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It’s not yet a done deal, but expectations are already shifting in B.C. politics

For all his talk about being open to a deal to keep the provincial Liberals in power, B.C. Green Party Leader Andrew Weaver surely knew even as he uttered the words how far-fetched the idea actually was.

He'd spent the past four years castigating the government of Christy Clark for her failed record on the environment. He denounced her LNG ambitions as fraudulent. He was steadfastly against construction of the Site C dam, which Ms. Clark championed, and the Kinder Morgan pipeline expansion, to which she ultimately gave her blessing, as well. He railed against the moral corruption inherent in campaign-finance laws that helped the Liberals fill their party coffers to overflowing.

Yes, he had supported some of their budgets. But in part that was intended to demonstrate the Greens applauded good fiscal stewardship, which the Liberals' balance sheets over the past five years had certainly demonstrated. While the Green Party benefited from some Liberal protest votes in this recent election, it was not those people Mr. Weaver was worried about when it came to making a decision about what to do and who to join forces with in forming government.

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He was worried about the Green base, the people making it clear to him how devastated they would be if he decided to prop up a party that had been in power 16 years.

Norman Spector, a political adviser to prime minister Brian Mulroney and B.C. premier Bill Bennett, was part of the Green Party negotiating team that reached a deal Monday to support a New Democratic Party government. He tweeted: "Ultimately, @BCGreens recoiled [sometimes physically] at the prospect of supporting a Liberal government."

The Greens had much more in common with the NDP policy wise, and ideologically. That was always evident. While there might not have been instant chemistry between NDP Leader John Horgan and Mr. Weaver, it was never going to be enough of a problem to send the Green Leader running into the arms of Ms. Clark.

Now the fun begins.

We won't know until Tuesday exactly what the NDP and the Greens have actually agreed to. Campaign-finance reform is a given. So is concerted opposition to Kinder Morgan. The two sides are hoping they can demonstrate that minority governments can work and, in the process, sell a skeptical public on the merits of electoral reform.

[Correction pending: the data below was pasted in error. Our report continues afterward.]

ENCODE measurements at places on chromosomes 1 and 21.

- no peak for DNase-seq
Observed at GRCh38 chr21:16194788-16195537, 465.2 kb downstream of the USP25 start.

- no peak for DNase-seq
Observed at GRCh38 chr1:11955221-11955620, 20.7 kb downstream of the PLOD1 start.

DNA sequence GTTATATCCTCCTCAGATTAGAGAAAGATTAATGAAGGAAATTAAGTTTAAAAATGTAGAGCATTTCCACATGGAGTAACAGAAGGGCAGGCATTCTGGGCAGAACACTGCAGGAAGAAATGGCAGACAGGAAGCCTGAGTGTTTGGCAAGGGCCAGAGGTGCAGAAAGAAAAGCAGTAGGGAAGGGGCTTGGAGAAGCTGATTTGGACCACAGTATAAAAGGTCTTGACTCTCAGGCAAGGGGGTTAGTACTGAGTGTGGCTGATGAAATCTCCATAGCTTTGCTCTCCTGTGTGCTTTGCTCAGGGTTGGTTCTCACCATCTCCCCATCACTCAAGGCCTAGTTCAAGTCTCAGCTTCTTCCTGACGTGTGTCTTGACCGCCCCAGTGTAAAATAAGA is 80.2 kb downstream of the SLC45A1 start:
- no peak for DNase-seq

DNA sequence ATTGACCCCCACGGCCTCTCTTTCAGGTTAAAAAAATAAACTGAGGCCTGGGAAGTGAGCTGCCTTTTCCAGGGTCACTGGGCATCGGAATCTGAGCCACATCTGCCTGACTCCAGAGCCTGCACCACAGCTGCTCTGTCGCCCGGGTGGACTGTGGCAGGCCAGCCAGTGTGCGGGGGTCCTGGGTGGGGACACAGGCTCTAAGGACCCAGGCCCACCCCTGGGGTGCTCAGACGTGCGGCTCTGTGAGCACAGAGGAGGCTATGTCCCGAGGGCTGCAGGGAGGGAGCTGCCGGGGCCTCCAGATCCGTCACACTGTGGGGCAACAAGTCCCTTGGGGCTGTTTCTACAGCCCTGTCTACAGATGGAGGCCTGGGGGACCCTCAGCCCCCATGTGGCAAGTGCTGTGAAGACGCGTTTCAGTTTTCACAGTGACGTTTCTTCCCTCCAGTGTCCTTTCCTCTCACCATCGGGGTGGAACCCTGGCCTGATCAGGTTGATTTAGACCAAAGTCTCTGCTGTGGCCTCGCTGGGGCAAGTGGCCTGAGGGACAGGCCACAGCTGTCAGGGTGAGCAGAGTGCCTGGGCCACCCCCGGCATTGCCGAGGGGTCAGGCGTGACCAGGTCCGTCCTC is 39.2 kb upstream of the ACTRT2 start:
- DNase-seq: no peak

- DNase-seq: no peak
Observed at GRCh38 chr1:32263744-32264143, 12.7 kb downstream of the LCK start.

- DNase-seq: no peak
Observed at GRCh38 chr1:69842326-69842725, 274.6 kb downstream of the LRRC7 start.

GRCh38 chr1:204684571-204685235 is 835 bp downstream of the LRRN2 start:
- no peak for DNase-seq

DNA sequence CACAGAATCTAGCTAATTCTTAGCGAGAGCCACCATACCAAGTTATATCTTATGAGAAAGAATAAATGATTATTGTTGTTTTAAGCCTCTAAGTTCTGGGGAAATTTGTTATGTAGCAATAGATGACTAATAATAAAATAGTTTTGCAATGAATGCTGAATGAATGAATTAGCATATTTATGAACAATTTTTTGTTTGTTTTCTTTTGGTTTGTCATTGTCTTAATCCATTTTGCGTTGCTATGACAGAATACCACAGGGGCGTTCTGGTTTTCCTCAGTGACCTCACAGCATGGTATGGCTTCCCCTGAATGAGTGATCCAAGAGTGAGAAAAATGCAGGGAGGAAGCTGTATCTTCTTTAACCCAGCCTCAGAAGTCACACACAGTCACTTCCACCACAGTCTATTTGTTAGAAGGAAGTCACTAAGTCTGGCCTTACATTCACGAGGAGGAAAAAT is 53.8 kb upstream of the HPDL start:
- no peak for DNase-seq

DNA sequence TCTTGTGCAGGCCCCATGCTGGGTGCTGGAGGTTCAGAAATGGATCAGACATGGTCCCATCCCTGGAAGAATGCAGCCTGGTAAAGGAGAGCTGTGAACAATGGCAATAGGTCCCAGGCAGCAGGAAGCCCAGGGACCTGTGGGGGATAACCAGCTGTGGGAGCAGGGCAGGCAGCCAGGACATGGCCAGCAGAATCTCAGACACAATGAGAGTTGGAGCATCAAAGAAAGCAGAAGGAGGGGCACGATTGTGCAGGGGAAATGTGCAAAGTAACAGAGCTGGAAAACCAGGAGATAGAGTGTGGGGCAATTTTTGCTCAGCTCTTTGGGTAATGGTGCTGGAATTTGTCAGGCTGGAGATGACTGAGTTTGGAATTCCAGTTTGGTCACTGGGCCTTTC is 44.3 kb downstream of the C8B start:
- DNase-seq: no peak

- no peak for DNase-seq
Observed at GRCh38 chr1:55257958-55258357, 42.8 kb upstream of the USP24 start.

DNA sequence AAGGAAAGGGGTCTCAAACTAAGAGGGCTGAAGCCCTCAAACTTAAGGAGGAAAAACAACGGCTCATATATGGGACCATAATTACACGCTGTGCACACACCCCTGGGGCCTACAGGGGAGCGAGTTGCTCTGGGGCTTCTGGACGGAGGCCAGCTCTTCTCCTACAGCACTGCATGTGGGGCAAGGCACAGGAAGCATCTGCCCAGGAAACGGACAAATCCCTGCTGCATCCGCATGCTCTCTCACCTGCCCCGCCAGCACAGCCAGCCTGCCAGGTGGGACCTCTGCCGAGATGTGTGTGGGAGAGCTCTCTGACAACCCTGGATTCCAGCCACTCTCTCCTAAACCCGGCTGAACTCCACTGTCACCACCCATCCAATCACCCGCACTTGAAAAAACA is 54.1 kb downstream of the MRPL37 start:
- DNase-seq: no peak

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As for Ms. Clark, she sent out a statement saying she will consult with her caucus and decide on what to do. Her options would appear limited. Knowing she doesn't have the numbers to keep a government afloat, she can either go see Judith Guichon, the Lieutenant-Governor, and inform her of this political fact and resign, or make the NDP-Green alliance defeat her government in a vote of no-confidence. The first opportunity for that would be the Speech from the Throne.

I'm not sure what Ms. Clark gains from forcing the issue in the legislature, but maybe it is worth it. Who knows, there could be some unforeseen incident that instantly changes the calculus. The Liberals have been in power a long time. They are not going to want to rush to give up the perks to which they've become accustomed. Ms. Clark had been saying that the election result was a signal from the public that it wanted politicians in Victoria to work across partisan lines. We'll see how well that works assuming the NDP takes power with the help of the Greens.

Mr. Weaver and Mr. Horgan both said the hope is that they can keep a government going until the next election in four years. Good luck with that. Minority governments, most with more breathing room than the NDP has, typically last under two years. The NDP has a one-seat edge over the Liberals with the Greens' three-seat help. That will undoubtedly restrict the scope and ambition of this government, which will always be one unexpected event away from falling.

They should, however, have enough time to bring in legislation that will have a long-lasting impact on the dynamic of B.C. politics, such as campaign-finance reform. The next election campaign in the province could look radically different than this recent one as a result of what took place in Victoria on Monday afternoon.

But it will not be all fun and games. Expectations in the province have already begun shifting. Mr. Horgan and Mr. Weaver hadn't even publicly announced their deal when the NDP-friendly B.C. Teachers' Federation sent out a news release asking for more money for the education system. And so it begins.

It's easy to say yes when you're in opposition. If the NDP does form government, it is going to need to start getting good at saying no.

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